And so I — you know, obviously I've thought long and hard about the use of troops. I think about it all of the time. It is my responsibility to commit the troops.
I believe we'll prevail. I know we'll prevail.
And out of that disarmament of Saddam will come a better world, particularly for the people who live in Iraq.
This is society, Ron, who — which has been decimated by his murderous ways, his torture. He doesn't allow dissent. He doesn't believe in the values we believe in.
I believe this society — the Iraqi society can develop in a much better way. I think of the risks, calculated the costs of inaction versus the cost of action. And I'm firmly convinced, if we have to, we will act in the name of peace and in the name of freedom.
QUESTION: Mr. President, if you decide to go ahead with military action, there are inspectors on the ground in Baghdad. Will you give them time to leave the country, or the humanitarian workers on the ground, or the journalists? Will you be able to do that and still mount an effective attack on Iraq?
BUSH: Of course, we will give people a chance to leave. And we don't want anybody in harm's way who shouldn't be in harm's way.
The journalists who are there should leave. If you're going and we start action, leave.
The inspectors — we don't want people in harm's way.
And our intention — we have no quarrel with anybody other than Saddam and his group of killers who have destroyed a society.
And we will do everything we can, as I mentioned — and I mean this — to protect innocent life. I've not made up our mind about military action. Hopefully, this can be done peacefully. I believe that, as a result of the pressure that we have placed, and others have placed, that Saddam will disarm and/or leave the country.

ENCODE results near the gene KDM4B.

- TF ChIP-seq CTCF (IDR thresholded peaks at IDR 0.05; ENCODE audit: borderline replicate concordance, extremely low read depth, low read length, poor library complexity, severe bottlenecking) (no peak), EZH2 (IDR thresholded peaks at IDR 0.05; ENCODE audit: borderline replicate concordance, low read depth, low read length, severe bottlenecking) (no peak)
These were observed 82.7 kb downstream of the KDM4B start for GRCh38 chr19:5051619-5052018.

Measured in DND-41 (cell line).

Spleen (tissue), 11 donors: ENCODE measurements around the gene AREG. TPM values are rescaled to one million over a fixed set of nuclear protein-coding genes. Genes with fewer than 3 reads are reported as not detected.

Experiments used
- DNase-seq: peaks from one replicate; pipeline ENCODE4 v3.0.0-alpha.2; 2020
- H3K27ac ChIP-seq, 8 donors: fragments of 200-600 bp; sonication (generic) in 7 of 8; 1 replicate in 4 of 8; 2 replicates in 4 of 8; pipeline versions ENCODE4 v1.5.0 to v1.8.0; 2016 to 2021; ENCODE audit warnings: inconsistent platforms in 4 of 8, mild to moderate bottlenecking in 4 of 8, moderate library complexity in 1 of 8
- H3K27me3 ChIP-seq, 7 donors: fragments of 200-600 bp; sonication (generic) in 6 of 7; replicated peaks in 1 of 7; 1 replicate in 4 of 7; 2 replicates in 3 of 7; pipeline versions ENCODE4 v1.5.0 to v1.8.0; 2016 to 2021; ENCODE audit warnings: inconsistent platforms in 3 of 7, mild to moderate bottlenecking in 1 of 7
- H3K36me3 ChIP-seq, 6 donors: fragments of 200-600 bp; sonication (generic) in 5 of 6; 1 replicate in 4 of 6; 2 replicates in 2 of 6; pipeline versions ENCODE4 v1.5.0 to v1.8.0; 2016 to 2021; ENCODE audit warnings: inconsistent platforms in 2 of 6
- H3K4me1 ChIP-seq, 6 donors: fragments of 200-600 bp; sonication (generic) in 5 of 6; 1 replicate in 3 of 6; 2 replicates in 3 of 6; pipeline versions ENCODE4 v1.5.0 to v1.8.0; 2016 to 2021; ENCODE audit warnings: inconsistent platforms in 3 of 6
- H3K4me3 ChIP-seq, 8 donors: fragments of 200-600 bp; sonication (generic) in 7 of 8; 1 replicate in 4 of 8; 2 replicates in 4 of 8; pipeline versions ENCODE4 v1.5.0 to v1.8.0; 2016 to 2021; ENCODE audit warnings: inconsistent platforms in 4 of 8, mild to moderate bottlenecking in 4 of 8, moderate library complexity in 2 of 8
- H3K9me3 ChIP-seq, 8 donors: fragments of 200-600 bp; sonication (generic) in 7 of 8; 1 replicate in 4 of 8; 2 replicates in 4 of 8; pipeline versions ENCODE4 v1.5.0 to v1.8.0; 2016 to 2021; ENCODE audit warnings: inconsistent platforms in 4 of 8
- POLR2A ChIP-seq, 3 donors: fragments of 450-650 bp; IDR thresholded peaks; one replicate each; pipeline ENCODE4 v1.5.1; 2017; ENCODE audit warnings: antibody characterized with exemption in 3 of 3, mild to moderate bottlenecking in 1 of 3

QUESTION: Mr. President, good evening.
Sir, you've talked a lot about trusting the American people when it comes to making decisions about their own lives, about how to spend their own money.
When it comes to the financial costs of the war, sir, it would seem that the administration surely has costed out various scenarios. If that's the case, why not present some of them to the American people so they know what to expect, sir?
BUSH: Ed (ph), we will. We'll present it in the form of a supplemental to the spenders. We don't get to spend the money; as you know, we have to request the expenditure of money from the Congress, and at the appropriate time we'll request a supplemental.
We're obviously analyzing all aspects. We hope we don't go to war, but if we should, we will present a supplemental.
But I want to remind you what I said before.
There is a huge cost when we get attacked. There's a significant cost to our society.
First of all, there's the cost of lives. It's an immeasurable cost. Three thousand people died. Significant cost to our economy. Opportunity loss is an immeasurable cost. Besides the cost of repairing buildings and cost to our airlines. And so, the cost of an attack is significant.
If I thought we were safe from attack, I would be thinking differently. But I see a gathering threat. I mean, it's a true, real threat to America. And therefore, we will deal with it.
And at the appropriate time, Ed (ph), we will ask for a supplemental. And that'll be the moment where you and others will be able to recognize what we think the dollar cost of a conflict will be.